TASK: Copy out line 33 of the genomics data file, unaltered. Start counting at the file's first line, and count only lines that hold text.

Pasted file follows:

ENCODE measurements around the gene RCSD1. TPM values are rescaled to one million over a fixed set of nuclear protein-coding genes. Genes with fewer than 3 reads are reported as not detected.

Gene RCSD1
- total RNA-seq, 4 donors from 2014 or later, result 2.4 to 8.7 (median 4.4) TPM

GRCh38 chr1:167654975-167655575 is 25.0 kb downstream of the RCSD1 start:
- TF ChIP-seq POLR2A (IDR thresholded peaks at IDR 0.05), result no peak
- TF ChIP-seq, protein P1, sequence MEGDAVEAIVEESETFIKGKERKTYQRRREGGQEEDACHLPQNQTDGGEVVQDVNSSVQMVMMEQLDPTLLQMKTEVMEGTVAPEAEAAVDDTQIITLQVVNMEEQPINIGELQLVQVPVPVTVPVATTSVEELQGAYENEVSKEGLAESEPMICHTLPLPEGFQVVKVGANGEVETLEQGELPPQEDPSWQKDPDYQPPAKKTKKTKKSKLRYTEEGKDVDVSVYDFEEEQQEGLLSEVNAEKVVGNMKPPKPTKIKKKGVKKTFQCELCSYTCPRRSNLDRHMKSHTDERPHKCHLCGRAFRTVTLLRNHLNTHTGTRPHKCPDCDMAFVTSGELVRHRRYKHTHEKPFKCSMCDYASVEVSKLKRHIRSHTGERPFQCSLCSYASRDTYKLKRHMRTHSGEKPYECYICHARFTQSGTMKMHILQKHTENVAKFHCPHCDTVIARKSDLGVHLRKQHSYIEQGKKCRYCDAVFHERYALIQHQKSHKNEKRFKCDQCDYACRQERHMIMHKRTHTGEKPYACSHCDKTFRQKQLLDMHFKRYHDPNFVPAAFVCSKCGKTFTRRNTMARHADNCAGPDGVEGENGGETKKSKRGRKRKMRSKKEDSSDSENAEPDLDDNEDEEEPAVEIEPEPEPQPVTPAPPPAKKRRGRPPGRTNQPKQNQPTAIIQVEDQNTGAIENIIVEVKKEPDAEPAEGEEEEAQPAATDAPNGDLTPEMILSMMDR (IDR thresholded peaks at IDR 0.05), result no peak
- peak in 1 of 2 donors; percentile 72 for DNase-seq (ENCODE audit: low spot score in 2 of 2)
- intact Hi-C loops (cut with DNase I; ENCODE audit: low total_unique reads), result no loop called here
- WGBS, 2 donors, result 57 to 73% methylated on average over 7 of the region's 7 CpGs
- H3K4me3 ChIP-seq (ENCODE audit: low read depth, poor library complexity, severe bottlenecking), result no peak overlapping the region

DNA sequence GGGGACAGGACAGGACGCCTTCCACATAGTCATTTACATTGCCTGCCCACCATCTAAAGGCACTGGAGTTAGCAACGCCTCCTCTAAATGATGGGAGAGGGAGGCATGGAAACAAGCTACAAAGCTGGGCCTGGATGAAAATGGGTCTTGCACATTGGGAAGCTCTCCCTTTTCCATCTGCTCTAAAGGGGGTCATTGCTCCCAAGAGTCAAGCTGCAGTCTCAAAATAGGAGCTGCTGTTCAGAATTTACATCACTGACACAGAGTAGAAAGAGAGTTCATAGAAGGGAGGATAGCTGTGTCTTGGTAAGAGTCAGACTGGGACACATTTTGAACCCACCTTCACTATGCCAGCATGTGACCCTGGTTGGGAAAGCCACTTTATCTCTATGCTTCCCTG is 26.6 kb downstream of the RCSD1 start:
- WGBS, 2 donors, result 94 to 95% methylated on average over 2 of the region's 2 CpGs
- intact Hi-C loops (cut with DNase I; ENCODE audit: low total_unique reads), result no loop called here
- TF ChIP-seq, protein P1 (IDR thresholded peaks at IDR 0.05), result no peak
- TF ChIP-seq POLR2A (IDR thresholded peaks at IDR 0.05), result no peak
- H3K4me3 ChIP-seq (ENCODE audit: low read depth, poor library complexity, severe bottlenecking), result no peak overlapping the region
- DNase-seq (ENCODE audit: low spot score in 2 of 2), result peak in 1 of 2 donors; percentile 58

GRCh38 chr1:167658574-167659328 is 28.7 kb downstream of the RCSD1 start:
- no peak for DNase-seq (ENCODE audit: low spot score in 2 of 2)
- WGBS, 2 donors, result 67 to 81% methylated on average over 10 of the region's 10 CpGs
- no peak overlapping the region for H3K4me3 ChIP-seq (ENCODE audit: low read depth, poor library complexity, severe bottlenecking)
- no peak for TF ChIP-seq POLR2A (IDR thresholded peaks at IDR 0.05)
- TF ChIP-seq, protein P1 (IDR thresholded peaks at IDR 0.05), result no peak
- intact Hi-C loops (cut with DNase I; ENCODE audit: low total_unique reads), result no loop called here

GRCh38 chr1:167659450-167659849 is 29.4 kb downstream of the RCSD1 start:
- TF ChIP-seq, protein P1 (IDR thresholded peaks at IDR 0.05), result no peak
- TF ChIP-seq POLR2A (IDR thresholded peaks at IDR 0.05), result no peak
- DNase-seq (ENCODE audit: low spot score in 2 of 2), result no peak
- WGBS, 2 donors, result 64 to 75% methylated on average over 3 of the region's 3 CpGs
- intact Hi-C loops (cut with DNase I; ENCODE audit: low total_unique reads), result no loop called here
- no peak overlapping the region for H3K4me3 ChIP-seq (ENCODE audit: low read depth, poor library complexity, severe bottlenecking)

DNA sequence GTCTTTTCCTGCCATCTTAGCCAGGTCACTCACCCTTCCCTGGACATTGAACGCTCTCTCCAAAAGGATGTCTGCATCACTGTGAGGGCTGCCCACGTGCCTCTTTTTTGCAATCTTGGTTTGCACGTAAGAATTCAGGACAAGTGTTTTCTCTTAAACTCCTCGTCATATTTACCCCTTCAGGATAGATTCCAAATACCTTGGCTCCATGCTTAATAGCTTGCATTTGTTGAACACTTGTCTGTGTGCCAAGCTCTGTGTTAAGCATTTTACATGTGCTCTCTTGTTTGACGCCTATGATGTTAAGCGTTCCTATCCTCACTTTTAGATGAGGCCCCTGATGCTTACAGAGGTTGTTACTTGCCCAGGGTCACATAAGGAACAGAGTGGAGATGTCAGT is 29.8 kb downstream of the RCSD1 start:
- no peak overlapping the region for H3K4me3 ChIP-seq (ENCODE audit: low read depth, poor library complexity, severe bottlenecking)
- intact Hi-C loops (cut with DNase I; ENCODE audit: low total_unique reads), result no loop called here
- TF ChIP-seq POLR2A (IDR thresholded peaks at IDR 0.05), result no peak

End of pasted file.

- no peak overlapping the region for H3K4me3 ChIP-seq (ENCODE audit: low read depth, poor library complexity, severe bottlenecking)